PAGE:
Behind the Victory Flagpole – The Swedish recycler

I don’t know how many of my faithful readers to this column remember the article written in March of 2014 called “The Recycler.” It was all about the making of Compo Board at the C.A. Smith Lumber Co. in 1893.

Well, a man living in Sweden by the name of Bo Jansson found my article over the Internet in July of 2016 and had written to me telling how the Minneapolis company branched off to a Swedish company in 1896, and was named the “Swedish Compo Board Company.”

I would like to share his letter with you. This is what he wrote:

“Hi! My name is Bo Jansson. I am voluntary working in a local heritage center in Forserum, a town situated in the middle of south Sweden, 15 miles east of Jonkoping. At the center (a homestead park) we have a small museum with an exhibition around 150 years of industrial businesses in the municipality that was founded in 1864 when the railroad was built (Nassjo-Falkoping). There have been around a hundred different industrial companies in the town–large and very small–and it is still a vivid industrial workplace. One of those hundred enterprises is the Swedish Compo Board Company, established in 1896. The company was founded in Minneapolis (North Western Compo Board Co.) and we have found information about the company history on your website. We have taken the liberty of copying a translated article by Barbara Meyer Bistodeau (“The Recycler” or in Swedish — “Atervinnaren”) and we have used a picture of the company head office at Lyndale Avenue N. (see enclosed picture of the exposition!) As you can see we have two saved pieces of the board, one with the companies’ brand mark on.

Writing to you, I want to inform you about this, and bring you some facts about the company history in Sweden. I believe that this information can contribute to your local history. “Svenska Compo Board Aktiebolaget” is founded in 1896. A Swedish immigrant–Sven Alexandersson–gets the assignment to go to Sweden and establish the company by Charles Axel Smith, the founder and part owner of the North Western Compo Board Co. and the C.A. Smith Lumber Co. in Minneapolis. Smith was also an immigrant from Sweden. Born in Boxholm, a town 50 miles north of Forserum. Alexandersson found a suitable building site here in Forserum, close to the railroad station, where a big lathe industry had been destroyed by a fire a year earlier. Here he raised a factory for production of Compo Boards. As production manager, Geo. S. Mayhew was called in. He was, as far as we know, the inventor of the Compo Board. His name was not so easy to pronounce for the Swedes, so in Forserum he was known under the name “Meo.” He built a family house that the town referred to as the “Meo-Villa.” He also obtained Swedish patent for a black board and for production machineries.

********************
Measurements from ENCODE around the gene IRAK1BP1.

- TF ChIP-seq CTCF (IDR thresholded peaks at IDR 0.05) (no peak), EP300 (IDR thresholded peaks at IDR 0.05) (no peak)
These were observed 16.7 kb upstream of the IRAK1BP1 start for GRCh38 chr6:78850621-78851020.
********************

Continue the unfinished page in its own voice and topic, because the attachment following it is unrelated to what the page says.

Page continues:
Production starts in 1897 when the factory building and the machinery was finished. Managing director was O.F. Oberg, who opened up trade offices in several cities around Sweden and in Norway, and made extensive measures for sales promotion. It was a tough market and this modernity was hard to introduce. In 1901 the company runs at a loss. But it had 70 employees and the management was of good hope for a prosperous future.

Unfortunately, on December 29, 1901, the sawmill at the factory took fire. The whole plant was burned down. Although the company was well insured they decide not to rebuild the plant. The company was closed down. So, Compo Board history in Sweden became short. Still it had a big impact locally. The fire that burned down the turning-mill in 1895 had put around 450 employees out of work. The industry was rebuilt, but the staff was reduced to around 200. Compo Board Co. came as a rescuer and gave new hope to the town. And the ambitious marketing campaign put Forserum on the map all around Sweden, which the rest of the industries in town could benefit from. And we think that there are still several walls in the houses of the town where a Compo Board is hidden behind layers of insulation and wallpapers!

During the years the factory site has been occupied by a second turning-mill, and then a company producing doors and prefabricated houses. Today you can find a wholesaler in wooden goods, particularly boards of today, and a U.S.-owned door producer Jeld-Wen (global headquarters in Klamath Falls, Oregon), a proceeder to the earlier door factory.

I hope this information will find an interested receiver. If you who read this ever come to Sweden, you are most welcome to visit our small museum. Are there further questions or if you want to comment, please send me a mail on this address.”

Kindly regards,

Bo Jansson, Villagatan 11

S-571 77 Forserum Sweden

046 38021222 046761391965